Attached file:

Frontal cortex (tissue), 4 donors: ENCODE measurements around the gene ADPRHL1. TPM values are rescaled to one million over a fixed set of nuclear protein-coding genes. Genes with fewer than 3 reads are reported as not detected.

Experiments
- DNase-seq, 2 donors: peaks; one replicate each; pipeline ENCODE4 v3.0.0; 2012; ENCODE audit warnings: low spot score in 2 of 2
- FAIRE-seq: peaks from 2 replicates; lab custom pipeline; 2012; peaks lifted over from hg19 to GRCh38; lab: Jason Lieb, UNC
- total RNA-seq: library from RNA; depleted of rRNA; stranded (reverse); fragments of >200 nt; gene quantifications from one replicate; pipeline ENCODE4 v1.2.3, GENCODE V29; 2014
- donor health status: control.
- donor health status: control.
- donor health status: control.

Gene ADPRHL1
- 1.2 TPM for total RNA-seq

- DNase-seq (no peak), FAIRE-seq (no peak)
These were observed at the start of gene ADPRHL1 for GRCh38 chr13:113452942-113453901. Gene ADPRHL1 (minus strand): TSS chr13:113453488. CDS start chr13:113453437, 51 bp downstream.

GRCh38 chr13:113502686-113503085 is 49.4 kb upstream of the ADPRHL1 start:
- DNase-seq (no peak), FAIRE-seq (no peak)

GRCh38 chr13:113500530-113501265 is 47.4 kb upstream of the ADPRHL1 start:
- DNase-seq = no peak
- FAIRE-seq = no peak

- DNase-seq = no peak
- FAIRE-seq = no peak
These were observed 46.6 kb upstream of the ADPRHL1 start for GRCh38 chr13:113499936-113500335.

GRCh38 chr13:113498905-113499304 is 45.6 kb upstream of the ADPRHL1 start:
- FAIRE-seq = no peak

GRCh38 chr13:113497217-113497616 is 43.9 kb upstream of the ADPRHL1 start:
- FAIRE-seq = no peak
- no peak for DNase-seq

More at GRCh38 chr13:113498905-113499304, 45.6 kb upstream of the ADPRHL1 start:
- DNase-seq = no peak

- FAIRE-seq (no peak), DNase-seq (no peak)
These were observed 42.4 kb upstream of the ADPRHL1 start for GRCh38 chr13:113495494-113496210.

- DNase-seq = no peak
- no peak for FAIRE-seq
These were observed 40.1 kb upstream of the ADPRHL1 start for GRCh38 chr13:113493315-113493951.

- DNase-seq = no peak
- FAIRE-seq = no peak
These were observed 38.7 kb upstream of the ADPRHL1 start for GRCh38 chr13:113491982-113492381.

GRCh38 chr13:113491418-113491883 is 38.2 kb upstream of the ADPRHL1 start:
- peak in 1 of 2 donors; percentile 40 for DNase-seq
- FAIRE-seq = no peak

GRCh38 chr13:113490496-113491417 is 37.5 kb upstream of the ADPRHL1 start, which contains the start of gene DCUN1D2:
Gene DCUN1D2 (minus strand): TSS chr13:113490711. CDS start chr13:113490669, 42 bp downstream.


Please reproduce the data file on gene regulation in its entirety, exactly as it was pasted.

Frontal cortex (tissue), 4 donors: ENCODE measurements around the gene ADPRHL1. TPM values are rescaled to one million over a fixed set of nuclear protein-coding genes. Genes with fewer than 3 reads are reported as not detected.

Experiments
- DNase-seq, 2 donors: peaks; one replicate each; pipeline ENCODE4 v3.0.0; 2012; ENCODE audit warnings: low spot score in 2 of 2
- FAIRE-seq: peaks from 2 replicates; lab custom pipeline; 2012; peaks lifted over from hg19 to GRCh38; lab: Jason Lieb, UNC
- total RNA-seq: library from RNA; depleted of rRNA; stranded (reverse); fragments of >200 nt; gene quantifications from one replicate; pipeline ENCODE4 v1.2.3, GENCODE V29; 2014
- donor health status: control.
- donor health status: control.
- donor health status: control.

Gene ADPRHL1
- 1.2 TPM for total RNA-seq

- DNase-seq (no peak), FAIRE-seq (no peak)
These were observed at the start of gene ADPRHL1 for GRCh38 chr13:113452942-113453901. Gene ADPRHL1 (minus strand): TSS chr13:113453488. CDS start chr13:113453437, 51 bp downstream.

GRCh38 chr13:113502686-113503085 is 49.4 kb upstream of the ADPRHL1 start:
- DNase-seq (no peak), FAIRE-seq (no peak)

GRCh38 chr13:113500530-113501265 is 47.4 kb upstream of the ADPRHL1 start:
- DNase-seq = no peak
- FAIRE-seq = no peak

- DNase-seq = no peak
- FAIRE-seq = no peak
These were observed 46.6 kb upstream of the ADPRHL1 start for GRCh38 chr13:113499936-113500335.

GRCh38 chr13:113498905-113499304 is 45.6 kb upstream of the ADPRHL1 start:
- FAIRE-seq = no peak

GRCh38 chr13:113497217-113497616 is 43.9 kb upstream of the ADPRHL1 start:
- FAIRE-seq = no peak
- no peak for DNase-seq

More at GRCh38 chr13:113498905-113499304, 45.6 kb upstream of the ADPRHL1 start:
- DNase-seq = no peak

- FAIRE-seq (no peak), DNase-seq (no peak)
These were observed 42.4 kb upstream of the ADPRHL1 start for GRCh38 chr13:113495494-113496210.

- DNase-seq = no peak
- no peak for FAIRE-seq
These were observed 40.1 kb upstream of the ADPRHL1 start for GRCh38 chr13:113493315-113493951.

- DNase-seq = no peak
- FAIRE-seq = no peak
These were observed 38.7 kb upstream of the ADPRHL1 start for GRCh38 chr13:113491982-113492381.

GRCh38 chr13:113491418-113491883 is 38.2 kb upstream of the ADPRHL1 start:
- peak in 1 of 2 donors; percentile 40 for DNase-seq
- FAIRE-seq = no peak

GRCh38 chr13:113490496-113491417 is 37.5 kb upstream of the ADPRHL1 start, which contains the start of gene DCUN1D2:
Gene DCUN1D2 (minus strand): TSS chr13:113490711. CDS start chr13:113490669, 42 bp downstream.